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Clemson and the BCS: Tigers Outside Looking In

Geoff Burke-USA TODAY Sports

As we head into the final three games of the season, a lot of fans have been talking about Clemson's chances at another BCS bowl berth. After barely getting shut out of a spot last year, possibilities of returning to Miami for the Orange Bowl or a trip to New Orleans for the Sugar Bowl are being bandied about. Unfortunately like last year, Clemson is definitely on the outside looking in despite their excellent record. Below we are going to take a look at the BCS selection process to see what needs to happen for Clemson to get in.

First step is the BCS rankings are released, for those who don't know, the rankings are comprised of the Harris Poll, Coaches Poll, and an average of the computer polls after throwing out the highest and lowest ranking. Each of these groups is 1/3 of the formula.

For the BCS Bowls, teams are divided into 2 groups, automatic qualifiers and at-large bids. Automatic qualifiers include the top 2 teams in the BCS standings, as well as the conference champions of the ACC, AAC, B1G, Big XII, Pac XII, and the SEC, also known as the AQ conferences.

Next up, if the champion from a non-AQ conference is ranked in the top 12 of the BCS standings, they get an automatic bid. They also get an automatic bid if they are ranked in the top 16 of the BCS standings,  and they are ranked higher than a conference champion from a conference that gets an automatic BCS bid. It is important that unless 2 non-AQ teams finish 1 and 2 in the BCS rankings, only 1 non-AQ team gets automatic qualification.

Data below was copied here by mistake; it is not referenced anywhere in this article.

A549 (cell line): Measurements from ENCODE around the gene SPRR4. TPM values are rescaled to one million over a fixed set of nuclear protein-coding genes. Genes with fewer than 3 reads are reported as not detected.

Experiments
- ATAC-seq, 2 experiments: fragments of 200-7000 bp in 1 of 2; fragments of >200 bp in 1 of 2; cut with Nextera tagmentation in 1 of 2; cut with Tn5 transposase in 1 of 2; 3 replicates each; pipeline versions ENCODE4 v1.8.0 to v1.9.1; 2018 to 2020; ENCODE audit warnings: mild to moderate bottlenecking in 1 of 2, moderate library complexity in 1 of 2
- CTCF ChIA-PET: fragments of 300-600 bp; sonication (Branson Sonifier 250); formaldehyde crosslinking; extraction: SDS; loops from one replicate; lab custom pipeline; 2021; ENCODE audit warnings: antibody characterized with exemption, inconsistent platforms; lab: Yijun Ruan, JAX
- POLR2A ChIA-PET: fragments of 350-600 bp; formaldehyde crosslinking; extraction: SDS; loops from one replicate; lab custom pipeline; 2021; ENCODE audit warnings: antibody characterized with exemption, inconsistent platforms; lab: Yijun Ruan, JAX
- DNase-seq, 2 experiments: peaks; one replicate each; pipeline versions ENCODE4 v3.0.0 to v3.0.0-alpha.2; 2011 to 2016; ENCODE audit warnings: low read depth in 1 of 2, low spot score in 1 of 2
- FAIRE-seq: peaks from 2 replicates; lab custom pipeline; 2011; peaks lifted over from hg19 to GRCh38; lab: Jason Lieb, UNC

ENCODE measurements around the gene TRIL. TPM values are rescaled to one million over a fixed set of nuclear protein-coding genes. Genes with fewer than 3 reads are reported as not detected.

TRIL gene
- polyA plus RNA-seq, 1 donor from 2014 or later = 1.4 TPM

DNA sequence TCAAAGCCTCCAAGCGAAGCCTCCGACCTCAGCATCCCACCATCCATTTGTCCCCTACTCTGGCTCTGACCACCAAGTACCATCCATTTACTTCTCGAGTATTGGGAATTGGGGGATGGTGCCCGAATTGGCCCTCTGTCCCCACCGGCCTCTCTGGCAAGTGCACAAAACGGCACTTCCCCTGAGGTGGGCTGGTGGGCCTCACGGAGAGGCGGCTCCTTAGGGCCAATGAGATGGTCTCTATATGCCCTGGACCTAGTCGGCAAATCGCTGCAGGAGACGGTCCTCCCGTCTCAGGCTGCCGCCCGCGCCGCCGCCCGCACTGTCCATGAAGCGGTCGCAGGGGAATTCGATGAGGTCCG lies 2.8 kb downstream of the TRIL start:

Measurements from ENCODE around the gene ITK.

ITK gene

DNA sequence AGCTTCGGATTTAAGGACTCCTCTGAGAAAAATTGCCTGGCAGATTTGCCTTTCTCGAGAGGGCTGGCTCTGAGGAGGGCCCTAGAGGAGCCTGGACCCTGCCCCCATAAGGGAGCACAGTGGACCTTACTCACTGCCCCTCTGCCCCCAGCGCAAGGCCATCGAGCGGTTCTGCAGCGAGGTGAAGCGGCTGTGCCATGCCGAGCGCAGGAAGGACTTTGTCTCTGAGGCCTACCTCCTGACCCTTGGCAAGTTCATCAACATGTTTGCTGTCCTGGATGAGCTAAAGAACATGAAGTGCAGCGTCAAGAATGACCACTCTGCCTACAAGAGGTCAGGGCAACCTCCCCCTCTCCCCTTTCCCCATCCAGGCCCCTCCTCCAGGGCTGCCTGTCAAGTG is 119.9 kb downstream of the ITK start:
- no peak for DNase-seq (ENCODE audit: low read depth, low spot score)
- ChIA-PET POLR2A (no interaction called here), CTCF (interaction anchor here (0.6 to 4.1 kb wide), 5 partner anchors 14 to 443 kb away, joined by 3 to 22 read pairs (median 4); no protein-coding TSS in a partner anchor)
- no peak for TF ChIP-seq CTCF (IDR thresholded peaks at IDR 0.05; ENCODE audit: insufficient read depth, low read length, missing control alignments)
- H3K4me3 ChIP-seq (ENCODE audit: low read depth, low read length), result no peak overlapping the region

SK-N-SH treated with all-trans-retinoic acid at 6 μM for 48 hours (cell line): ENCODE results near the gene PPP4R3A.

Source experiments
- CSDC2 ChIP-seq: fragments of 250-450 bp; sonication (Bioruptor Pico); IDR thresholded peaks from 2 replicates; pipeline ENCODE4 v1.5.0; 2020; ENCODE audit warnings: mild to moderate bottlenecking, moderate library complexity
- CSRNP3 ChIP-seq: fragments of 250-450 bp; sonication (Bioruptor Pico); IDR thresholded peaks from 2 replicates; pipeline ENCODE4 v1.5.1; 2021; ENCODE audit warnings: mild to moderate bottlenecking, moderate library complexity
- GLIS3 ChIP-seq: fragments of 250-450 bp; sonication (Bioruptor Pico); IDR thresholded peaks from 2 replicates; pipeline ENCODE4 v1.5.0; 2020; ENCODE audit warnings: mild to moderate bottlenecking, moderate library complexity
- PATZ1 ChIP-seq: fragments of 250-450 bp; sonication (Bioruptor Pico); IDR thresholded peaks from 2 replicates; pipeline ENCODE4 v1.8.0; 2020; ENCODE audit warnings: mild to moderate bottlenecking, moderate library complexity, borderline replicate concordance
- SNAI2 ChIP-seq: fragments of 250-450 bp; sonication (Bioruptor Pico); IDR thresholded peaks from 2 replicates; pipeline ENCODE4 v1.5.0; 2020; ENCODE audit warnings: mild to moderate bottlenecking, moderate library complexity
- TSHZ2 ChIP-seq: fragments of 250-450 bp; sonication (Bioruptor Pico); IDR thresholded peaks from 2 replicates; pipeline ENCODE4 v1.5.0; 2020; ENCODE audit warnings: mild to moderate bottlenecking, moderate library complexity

After this, Notre Dame gets an automatic berth if they finish in the top 8 of the BCS standings.

At this point, count up the teams that get automatic qualifiers. If there are less than 10 automatic qualifiers, the 3rd ranked team in the BCS gets an automatic bid provided that they are a member of an automatic qualifier conference.

If there are still open spots, then the 4th ranked team in the BCS will also get an automatic bid like the 3rd ranked team.

Those are the only ways to guarantee a BCS bid. BCS bowls are required to have every team picked from the list generated using the above steps. Now the fun comes into play when it comes to at-large bids. If, after going through all of the above steps, there are still less than 10 automatic qualifiers, bowls may also select from at-large spots. The only rules for the at-large spots are that a team must have 9 regular season wins, and they must be in the top 14 of the BCS standings. Also remember that only 2  teams from a single conference may be selected to go to a BCS bowl minus a few circumstances that should never happen.

So all of this is fine and good, but let's apply it to this season. Because we still have some games to play, I had to make a few assumptions. I'm saying Alabama and Oregon remain undefeated. I'm also saying FSU and OSU finish 3rd and 4th. For all other conferences I took the highest ranked teams as their conference champ.

This leaves us with the following conference champions; Alabama, Oregon, Ohio State, Baylor, Florida State, University of Central Florida. All of these teams are automatically in. The next step is to look for an non-AQ conference teams. Right now NIU and Fresno State are both undefeated and at 18th and 16th in the BCS rankings. Fresno will be in as long as they keep winning, and I think they will. Even if Notre Dame wins out they don't get into the top 8, and the 3rd and 4th teams are conference champions. This gives us 7 automatic qualifiers.